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Sen. Hirono visits construction site of the future Daniel Kahikina Akaka VA Clinic

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Senator Hirono tours the construction site of the Daniel Kahikina Akaka VA Clinic.

US Senator Mazie K. Hirono (D-HI) visited the construction site for the future Daniel Kahikina Akaka VA Clinic on Oʻahu, Thursday.

Earlier this month, President Biden signed into law legislation introduced by Senator Hirono to name the new clinic after the late Sen. Akaka.

“During his tenure in the Senate, and as chair of the Senate Veterans Affairs Committee, Senator Akaka was a strong advocate on behalf of veterans in Hawaiʻi,” said Sen. Hirono. “Today I visited the new site—which I’m proud is now named after Senator Akaka—to get an update on the clinic’s construction and the services it will provide.”


She said that once finished, it will provide critical health care for veterans living not only in Hawaiʻi, but throughout the Pacific region, and will help expand Tripler Army Medical Center’s capacity to serve veterans as well.

“I am honored to continue Senator Akaka’s work to serve and support veterans on Oʻahu and across Hawaiʻi,” said Sen. Hirono in a press release.

As a member of the Senate Veterans Affairs Committee, Senator Hirono helped negotiate and recently voted to pass the Honoring Our Promise to Address Comprehensive Toxics (PACT) Act, to expand VA health care for veterans with health conditions related to burn pit and Agent Orange exposure. 


In March, Senator Hirono helped pass in the Senate bipartisan legislation to expand access to breast cancer screening and care for veterans. She also introduced the Veterans and Family Information Act which required the VA to make information more accessible for non-English language speakers, enabling veterans and their families to better understand the benefits, programs, and resources available to them; and she introduced the Every Veteran Counts Act directing the VA to establish and regularly update a database of veterans’ demographic data.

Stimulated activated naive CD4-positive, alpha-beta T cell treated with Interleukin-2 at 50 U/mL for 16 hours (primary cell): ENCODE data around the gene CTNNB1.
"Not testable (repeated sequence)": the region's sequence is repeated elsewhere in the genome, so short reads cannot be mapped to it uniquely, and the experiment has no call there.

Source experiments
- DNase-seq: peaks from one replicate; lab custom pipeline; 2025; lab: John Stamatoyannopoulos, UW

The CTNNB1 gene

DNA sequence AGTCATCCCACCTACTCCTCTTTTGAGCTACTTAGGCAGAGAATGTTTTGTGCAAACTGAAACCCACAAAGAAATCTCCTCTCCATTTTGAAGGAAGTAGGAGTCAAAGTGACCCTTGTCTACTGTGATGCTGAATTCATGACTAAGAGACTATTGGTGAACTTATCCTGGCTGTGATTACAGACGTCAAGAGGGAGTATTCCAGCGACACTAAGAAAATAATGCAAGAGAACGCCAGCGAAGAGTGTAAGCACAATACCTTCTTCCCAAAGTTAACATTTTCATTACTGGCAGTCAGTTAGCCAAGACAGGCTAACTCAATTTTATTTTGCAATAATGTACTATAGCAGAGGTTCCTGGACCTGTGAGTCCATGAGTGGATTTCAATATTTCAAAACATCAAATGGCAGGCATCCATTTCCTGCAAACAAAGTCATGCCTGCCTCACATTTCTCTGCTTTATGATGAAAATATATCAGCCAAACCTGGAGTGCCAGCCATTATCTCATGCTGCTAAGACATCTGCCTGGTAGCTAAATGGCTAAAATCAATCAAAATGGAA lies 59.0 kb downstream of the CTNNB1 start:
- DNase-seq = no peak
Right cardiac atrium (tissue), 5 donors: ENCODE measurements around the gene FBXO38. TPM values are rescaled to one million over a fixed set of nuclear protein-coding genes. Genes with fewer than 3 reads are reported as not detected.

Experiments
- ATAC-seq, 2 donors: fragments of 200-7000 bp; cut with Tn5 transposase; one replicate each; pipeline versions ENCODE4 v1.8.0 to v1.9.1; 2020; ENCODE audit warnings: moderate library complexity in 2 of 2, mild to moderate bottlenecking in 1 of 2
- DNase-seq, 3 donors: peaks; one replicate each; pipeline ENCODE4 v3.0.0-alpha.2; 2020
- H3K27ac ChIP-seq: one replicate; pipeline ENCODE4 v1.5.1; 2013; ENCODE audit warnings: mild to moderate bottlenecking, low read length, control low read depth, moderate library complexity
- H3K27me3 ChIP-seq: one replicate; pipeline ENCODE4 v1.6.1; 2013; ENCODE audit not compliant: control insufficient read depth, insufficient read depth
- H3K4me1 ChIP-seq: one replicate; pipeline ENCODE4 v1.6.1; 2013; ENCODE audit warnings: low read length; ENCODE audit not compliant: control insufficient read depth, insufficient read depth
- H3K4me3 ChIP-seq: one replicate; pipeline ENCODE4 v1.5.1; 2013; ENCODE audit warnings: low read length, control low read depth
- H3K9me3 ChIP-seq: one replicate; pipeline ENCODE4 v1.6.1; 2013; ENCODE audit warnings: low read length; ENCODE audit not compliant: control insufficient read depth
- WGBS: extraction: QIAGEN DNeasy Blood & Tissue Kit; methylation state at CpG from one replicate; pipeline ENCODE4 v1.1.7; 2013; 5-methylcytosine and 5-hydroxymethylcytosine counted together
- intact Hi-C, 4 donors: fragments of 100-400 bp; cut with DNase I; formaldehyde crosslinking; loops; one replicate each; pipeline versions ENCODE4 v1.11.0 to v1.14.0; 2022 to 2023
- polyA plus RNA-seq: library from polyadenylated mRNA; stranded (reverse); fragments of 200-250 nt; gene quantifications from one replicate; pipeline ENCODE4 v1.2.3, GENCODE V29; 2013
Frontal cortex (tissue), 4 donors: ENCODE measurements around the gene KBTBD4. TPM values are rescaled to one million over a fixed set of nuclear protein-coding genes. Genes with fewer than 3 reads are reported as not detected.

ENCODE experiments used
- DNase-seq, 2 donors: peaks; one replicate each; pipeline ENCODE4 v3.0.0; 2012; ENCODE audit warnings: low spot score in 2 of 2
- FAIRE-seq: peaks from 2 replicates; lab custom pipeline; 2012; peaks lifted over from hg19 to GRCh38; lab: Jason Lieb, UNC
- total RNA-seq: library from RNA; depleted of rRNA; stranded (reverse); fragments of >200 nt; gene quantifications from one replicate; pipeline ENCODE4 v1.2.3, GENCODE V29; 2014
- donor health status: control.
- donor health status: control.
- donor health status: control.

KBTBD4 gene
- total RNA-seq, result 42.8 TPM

After visiting the construction site, Senator Hirono headed to Ka Makana Aliʻi Shopping Center to visit multiple women-owned small businesses and meet with small businessowners. She spoke to these businesses about the challenges they have faced as a result of the pandemic. Senator Hirono has worked to secure federal support for Hawaiʻi’s small businesses throughout the COVID-19 crisis so they can continue to serve communities across the state.

“Over the last two years, we have seen the negative impact the pandemic has had on small businesses in Hawaiʻi and across the country,” said Senator Hirono. “Now, with supply chain disruptions and staffing shortages, small businesses and business owners are still fighting to recover. I am dedicated to working to ensure that funding is made available and effectively used to provide relief during these challenging times. I will continue to support and advocate on behalf of our local shops, restaurants, and other small businesses.”


Senator Hirono also visited the Council for Native Hawaiian Advancement’s Emergency Assistance Center and Pop-Up Mākeke Warehouse. A nonprofit organization dedicated to supporting Native Hawaiian communities, CNHA’s mission is to enhance the cultural, economic, political, and community development of Native Hawaiians. Pop-Up Mākeke is one of their many initiatives—it is an online marketplace that allows people to shop from hundreds of Hawaiʻi’s small businesses in one convenient location.

“CNHA offers a robust list of programs and resources to support Native Hawaiian communities across the islands,” said Senator Hirono. “They offer crucial services to these communities, such as financial assistance for housing and workforce development training, and they also work to promote local businesses and entrepreneurs.”

Sen. Hirono vowed to continue efforts to advance legislation, secure federal funding, and work with organizations like CNHA to support Native Hawaiian communities.


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